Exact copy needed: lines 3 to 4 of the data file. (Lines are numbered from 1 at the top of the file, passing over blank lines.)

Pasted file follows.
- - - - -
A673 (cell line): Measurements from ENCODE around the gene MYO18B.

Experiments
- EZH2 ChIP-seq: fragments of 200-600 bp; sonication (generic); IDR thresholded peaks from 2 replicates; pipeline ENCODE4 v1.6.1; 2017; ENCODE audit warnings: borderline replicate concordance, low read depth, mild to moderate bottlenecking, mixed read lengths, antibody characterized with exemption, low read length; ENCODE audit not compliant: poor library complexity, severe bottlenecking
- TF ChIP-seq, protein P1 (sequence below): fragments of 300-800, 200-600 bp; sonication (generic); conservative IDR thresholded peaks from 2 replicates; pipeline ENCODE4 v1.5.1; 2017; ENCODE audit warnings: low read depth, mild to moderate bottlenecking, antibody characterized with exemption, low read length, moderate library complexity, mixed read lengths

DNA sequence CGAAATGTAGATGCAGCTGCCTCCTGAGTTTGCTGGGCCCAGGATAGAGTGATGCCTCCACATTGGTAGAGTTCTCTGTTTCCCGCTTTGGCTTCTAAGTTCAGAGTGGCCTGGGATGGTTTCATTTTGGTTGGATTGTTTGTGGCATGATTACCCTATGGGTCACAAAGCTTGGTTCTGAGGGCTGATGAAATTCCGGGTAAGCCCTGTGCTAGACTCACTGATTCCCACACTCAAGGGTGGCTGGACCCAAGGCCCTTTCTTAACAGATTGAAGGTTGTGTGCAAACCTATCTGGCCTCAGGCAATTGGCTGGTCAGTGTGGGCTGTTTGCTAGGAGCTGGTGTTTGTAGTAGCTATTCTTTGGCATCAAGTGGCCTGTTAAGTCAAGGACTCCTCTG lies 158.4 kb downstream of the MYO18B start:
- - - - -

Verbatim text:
- EZH2 ChIP-seq: fragments of 200-600 bp; sonication (generic); IDR thresholded peaks from 2 replicates; pipeline ENCODE4 v1.6.1; 2017; ENCODE audit warnings: borderline replicate concordance, low read depth, mild to moderate bottlenecking, mixed read lengths, antibody characterized with exemption, low read length; ENCODE audit not compliant: poor library complexity, severe bottlenecking
- TF ChIP-seq, protein P1 (sequence below): fragments of 300-800, 200-600 bp; sonication (generic); conservative IDR thresholded peaks from 2 replicates; pipeline ENCODE4 v1.5.1; 2017; ENCODE audit warnings: low read depth, mild to moderate bottlenecking, antibody characterized with exemption, low read length, moderate library complexity, mixed read lengths